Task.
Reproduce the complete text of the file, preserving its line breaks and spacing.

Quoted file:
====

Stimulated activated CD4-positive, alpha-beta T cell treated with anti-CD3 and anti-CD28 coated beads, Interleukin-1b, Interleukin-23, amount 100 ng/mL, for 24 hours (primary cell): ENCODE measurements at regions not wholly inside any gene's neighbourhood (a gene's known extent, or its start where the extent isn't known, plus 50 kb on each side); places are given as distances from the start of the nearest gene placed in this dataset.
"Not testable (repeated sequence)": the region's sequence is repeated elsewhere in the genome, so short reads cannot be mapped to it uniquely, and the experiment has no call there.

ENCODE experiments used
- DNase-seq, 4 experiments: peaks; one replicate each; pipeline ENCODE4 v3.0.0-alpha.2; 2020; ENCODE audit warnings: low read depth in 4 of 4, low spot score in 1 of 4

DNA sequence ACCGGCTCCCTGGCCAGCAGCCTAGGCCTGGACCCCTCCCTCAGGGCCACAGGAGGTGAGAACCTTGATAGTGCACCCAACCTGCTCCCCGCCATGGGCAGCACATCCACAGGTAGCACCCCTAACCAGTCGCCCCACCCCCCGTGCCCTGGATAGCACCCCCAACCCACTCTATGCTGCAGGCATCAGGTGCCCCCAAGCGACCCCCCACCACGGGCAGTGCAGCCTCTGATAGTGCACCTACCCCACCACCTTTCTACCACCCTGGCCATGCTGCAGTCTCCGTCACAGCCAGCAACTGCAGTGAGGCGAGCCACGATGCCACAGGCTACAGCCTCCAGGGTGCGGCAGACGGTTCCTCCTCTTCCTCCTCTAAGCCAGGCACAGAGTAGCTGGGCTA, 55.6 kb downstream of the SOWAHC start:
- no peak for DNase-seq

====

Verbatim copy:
Stimulated activated CD4-positive, alpha-beta T cell treated with anti-CD3 and anti-CD28 coated beads, Interleukin-1b, Interleukin-23, amount 100 ng/mL, for 24 hours (primary cell): ENCODE measurements at regions not wholly inside any gene's neighbourhood (a gene's known extent, or its start where the extent isn't known, plus 50 kb on each side); places are given as distances from the start of the nearest gene placed in this dataset.
"Not testable (repeated sequence)": the region's sequence is repeated elsewhere in the genome, so short reads cannot be mapped to it uniquely, and the experiment has no call there.

ENCODE experiments used
- DNase-seq, 4 experiments: peaks; one replicate each; pipeline ENCODE4 v3.0.0-alpha.2; 2020; ENCODE audit warnings: low read depth in 4 of 4, low spot score in 1 of 4

DNA sequence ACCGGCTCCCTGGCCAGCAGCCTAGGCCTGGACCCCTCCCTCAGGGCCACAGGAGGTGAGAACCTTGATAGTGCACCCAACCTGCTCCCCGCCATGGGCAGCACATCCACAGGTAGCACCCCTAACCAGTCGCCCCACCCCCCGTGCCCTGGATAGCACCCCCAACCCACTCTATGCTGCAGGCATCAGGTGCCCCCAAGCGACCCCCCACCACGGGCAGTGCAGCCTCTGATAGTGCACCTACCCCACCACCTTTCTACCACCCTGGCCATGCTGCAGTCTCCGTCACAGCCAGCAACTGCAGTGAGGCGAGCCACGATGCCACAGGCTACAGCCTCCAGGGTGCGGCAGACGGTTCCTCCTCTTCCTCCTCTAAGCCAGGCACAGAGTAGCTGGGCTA, 55.6 kb downstream of the SOWAHC start:
- no peak for DNase-seq